Los Angeles is expected to roll out COVID-19 test kiosks later this month. A similar program in Berkeley may offer a hint of what it will look like.

Curative Inc. the company that administers COVID-19 tests, started a kiosk pilot program in Berkeley that opened last month.

Located in a park in Berkeley, the self-administered testing sites allow individuals to swab their own mouths and place samples in a supervised receptacle. The purple booth with the company's emblem reads "Welcome to your test spot." and "We're glad you are here."

Fred Turner, co-founder of Curative, tweeted out the photos of those kiosk less than a week before Mayor Eric Garcetti announced a similar program on Wednesday.

The kiosks in Los Angeles will process about 500 tests a day and are an alternative to the city's drive-thrus, which can be difficult for residents without cars to get to, Garcetti said.

"We think this will be a great way of getting tests to people that can't necessarily use one of the drive thrus and making testing more of a part of our daily lives as we continue to fight this pandemic," Turner said during a press conference with L.A. Mayor Eric Garcetti.

The company is also rolling out a mobile unit that's being deployed to hot spots around Los Angeles. Garcetti said the city wants to be able to bring these to people in need.

"We are just getting to the point where it's getting a lot easier to get tested, but it's going to continue to be a pressing need to offer tests and for anybody who wants a test to be able to get tested," Turner said.

Curative has administered 1 million tests in Los Angeles and is averaging about 18,000 a day with an eye toward growing its capacity further.

Watch the full press announcement below:

COVID-19 Response Update from Mayor Garcetti, August 5, 2020



Join me live at a COVID-19 testing site for the latest on testing and more updates on our work to slow the spread of the virus.

At a virtual town hall held Thursday by dot.LA and PledgeLA to identify actions leaders in the L.A. tech and startup community can take now to break down racial barriers to jobs and capital, and to democratize economic opportunity for the region -- there were ultimately a robust number of questions asked and interest expressed around the issue, though tangible actions remain to be seen.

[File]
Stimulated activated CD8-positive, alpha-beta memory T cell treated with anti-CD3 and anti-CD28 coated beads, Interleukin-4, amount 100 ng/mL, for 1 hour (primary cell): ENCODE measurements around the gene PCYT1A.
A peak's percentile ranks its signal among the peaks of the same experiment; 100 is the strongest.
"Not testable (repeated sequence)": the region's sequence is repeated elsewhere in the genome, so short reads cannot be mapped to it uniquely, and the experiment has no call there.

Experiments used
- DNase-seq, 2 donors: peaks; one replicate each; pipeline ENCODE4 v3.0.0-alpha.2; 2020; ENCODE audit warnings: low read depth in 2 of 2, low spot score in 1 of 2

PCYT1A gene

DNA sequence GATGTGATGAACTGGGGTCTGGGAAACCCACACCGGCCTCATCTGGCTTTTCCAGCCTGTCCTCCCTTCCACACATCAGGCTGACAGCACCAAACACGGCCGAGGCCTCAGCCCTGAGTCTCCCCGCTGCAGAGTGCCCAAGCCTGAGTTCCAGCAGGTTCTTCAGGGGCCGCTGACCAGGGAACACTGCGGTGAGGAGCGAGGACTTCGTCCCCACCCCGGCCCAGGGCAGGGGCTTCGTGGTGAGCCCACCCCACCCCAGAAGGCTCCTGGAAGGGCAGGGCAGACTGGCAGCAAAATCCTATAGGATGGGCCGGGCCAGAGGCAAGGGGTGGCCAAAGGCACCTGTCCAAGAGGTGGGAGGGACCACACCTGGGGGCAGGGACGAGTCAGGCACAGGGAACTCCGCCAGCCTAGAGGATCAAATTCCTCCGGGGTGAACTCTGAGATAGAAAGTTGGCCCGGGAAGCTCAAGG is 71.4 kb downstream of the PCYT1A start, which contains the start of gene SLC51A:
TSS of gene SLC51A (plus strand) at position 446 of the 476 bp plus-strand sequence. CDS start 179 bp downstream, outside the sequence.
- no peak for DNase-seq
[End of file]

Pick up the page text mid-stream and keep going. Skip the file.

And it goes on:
Nearly 30 years after the 1992 riots in Los Angeles, protesters across the U.S. gathered this time to march against systemic racism and violence faced by the black community after George Floyd was killed while in police custody in Minneapolis.

Across social media, tech companies in L.A. and beyond have posted and tweeted their support for #blacklivesmatter, muted their feeds, and opened their pocketbooks, while music companies took part in a blackout. Companies have also donated to various diversity, equity and inclusion causes, but it remains an open question as to what impact those efforts will have.

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Here are the latest headlines regarding how the protests around the killing of George Floyd are impacting the Los Angeles startup and tech communities. Sign up for our newsletter and follow dot.LA on Twitter for the latest update.

Los Angeles County and City Lift Curfews

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Los Angeles county and city have lifted their daily curfews imposed as police tried to control massive protests that engulfed the region. The move came a day after the American Civil Liberties Union of Southern California sued Los Angeles saying that the curfews suppressed political protests protected by the First Amendment.

"The City and County of Los Angeles are attempting to use these curfews to suppress Black Lives Matter – L.A.'s right to protest," said Melina Abdullah, a co-founder of BLM-L.A. said in a statement released by the ACLU. "They are attempting to suppress our ability to fully mobilize and focus full attention on the true issue of concern in the protests — police violence against Black people."

On Thursday, Mayor Eric Garcetti's whose home in Hancock Park has been the target of protesters said on Twitter that he will lift the curfew in Los Angeles. "We remain strongly committed to protecting the right of Angelenos to make their voices heard and ensuring the safety of our community," he tweeted.

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